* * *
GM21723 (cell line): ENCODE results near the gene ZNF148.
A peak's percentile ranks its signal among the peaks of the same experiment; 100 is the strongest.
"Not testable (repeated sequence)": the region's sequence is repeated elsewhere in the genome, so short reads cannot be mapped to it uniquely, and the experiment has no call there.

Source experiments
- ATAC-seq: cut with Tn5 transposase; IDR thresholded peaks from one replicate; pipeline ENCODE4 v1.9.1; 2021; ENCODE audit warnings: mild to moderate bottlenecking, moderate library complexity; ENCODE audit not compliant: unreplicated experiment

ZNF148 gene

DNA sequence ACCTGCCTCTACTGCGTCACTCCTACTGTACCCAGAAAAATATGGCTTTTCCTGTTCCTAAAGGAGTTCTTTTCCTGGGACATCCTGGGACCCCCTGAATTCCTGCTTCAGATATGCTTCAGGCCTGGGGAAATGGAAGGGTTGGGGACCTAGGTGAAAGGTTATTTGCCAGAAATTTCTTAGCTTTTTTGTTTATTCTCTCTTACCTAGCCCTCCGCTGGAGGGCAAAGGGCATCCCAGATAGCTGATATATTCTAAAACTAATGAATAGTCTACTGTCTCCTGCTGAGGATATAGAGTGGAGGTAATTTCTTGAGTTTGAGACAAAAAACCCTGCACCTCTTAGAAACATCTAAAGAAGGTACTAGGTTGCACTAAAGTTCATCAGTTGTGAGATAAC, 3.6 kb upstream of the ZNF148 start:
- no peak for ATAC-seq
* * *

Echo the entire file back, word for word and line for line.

GM21723 (cell line): ENCODE results near the gene ZNF148.
A peak's percentile ranks its signal among the peaks of the same experiment; 100 is the strongest.
"Not testable (repeated sequence)": the region's sequence is repeated elsewhere in the genome, so short reads cannot be mapped to it uniquely, and the experiment has no call there.

Source experiments
- ATAC-seq: cut with Tn5 transposase; IDR thresholded peaks from one replicate; pipeline ENCODE4 v1.9.1; 2021; ENCODE audit warnings: mild to moderate bottlenecking, moderate library complexity; ENCODE audit not compliant: unreplicated experiment

ZNF148 gene

DNA sequence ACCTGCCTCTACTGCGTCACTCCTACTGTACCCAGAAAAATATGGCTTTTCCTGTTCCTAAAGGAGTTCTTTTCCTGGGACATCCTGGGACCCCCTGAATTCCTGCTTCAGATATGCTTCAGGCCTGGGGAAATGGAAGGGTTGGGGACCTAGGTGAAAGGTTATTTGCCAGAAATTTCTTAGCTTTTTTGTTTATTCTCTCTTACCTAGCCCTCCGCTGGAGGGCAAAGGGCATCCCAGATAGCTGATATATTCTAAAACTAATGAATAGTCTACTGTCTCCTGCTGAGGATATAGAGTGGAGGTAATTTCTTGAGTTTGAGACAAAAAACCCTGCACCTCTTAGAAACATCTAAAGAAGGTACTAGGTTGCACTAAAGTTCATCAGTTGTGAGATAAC, 3.6 kb upstream of the ZNF148 start:
- no peak for ATAC-seq